I am not comfortable doing admin in windows. I use it for apps and now I’m only using it to try to create this persistent thumbdrive. If you could be a tad more specific about the details it’d be really helpful.

  5. Last post… Skip the windoze file copying nonsense; that’s why we’re using linux, no? Just mount the windoze partition and there are no hidden or ambiguous filenames. End of windoze file hiding problem. So I got everything copied and tried to boot. System says it is not a bootable device. This leaves the question of how to get the .mbr file into the mbr? I don’t know how to do that, and it’s not something gparted knows how to do either. My guess is you used the HP utility. Yes?

  6. We can use either gparted or HP’s utility. In gparted you need to format the drive as NTFS and then set the bootable flag. It seems the 9.04 Live CD has some trouble, but a hard disk install should work fine. As I said, I did this workaround for my cousin who needs XP and doesn’t want her partitions to be disturbed.

  7. I used to have that HP utility until I blew away windoze and installed linux. 🙂

    Gparted doesn’t offer the option to format as ntfs. That option is grey, it is not available. Gparted does not itself do the format; it is calling something at the command line, no? It’s not mkdosfs as that doesn’t know ntfs (according to the man page). Do you know what utility is being called?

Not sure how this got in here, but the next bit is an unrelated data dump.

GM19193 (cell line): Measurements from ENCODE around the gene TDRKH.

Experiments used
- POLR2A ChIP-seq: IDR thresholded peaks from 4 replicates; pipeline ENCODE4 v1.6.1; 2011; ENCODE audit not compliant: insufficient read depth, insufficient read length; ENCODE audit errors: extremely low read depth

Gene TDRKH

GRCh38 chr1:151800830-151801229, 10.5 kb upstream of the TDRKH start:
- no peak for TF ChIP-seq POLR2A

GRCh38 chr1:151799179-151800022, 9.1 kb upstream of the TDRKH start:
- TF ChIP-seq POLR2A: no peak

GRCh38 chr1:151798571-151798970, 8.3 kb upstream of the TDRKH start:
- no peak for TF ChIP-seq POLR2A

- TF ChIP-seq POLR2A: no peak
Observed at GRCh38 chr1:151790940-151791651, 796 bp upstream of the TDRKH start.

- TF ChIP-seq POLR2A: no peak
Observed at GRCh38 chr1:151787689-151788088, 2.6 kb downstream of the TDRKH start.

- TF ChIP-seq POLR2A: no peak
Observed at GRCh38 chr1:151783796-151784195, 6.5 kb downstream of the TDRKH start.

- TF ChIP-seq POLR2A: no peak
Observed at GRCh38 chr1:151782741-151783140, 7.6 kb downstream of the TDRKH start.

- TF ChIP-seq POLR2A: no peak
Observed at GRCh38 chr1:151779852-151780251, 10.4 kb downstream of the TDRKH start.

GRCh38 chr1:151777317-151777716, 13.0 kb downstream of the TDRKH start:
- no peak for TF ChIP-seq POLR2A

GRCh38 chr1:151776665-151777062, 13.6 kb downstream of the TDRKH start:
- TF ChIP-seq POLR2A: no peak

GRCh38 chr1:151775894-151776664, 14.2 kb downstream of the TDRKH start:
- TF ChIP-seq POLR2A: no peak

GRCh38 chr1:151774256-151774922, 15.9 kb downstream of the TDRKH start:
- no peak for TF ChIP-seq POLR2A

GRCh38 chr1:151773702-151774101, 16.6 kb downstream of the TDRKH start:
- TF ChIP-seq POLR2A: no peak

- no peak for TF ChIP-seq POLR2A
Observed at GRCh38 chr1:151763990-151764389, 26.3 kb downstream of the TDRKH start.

8. Fingered it out: have to apt-get nfsprogs as they aren’t loaded by default and gparted can’t use ’em if they aren’t there.

    I finally got everything done out of every step you presented, but it doesn’t boot although it does get as far as a grub menu.

    So, have you got fedora 11 persistent on a stick?

    1. Oh fine, ntfsprogs or nfsprogs? And I’m running Fedora Leonidas pre-release on my internal hard disk. Too bad I can’t download the release version, my ISP throttles torrent downloads. Need to wait till HTTP/FTP is available or get a disc from a vendor soon.

  9. Arrggh! Late-night typo, what can I say? Of course it is ntfsprogs.

    Perhaps some kind person will let you download it from them? You’ve got my email address. Then perhaps you could help me figure out what it’ll take to make jaunty jog on my stick. I’ll even rewrite your instructions to use all the shortcuts I fingered out.

    Meantime I am playing with puppy and finding it quite delightful.

    1. I’ve asked my friend over here to download it. Same ISP, but no throttling. I’m wondering why this happens.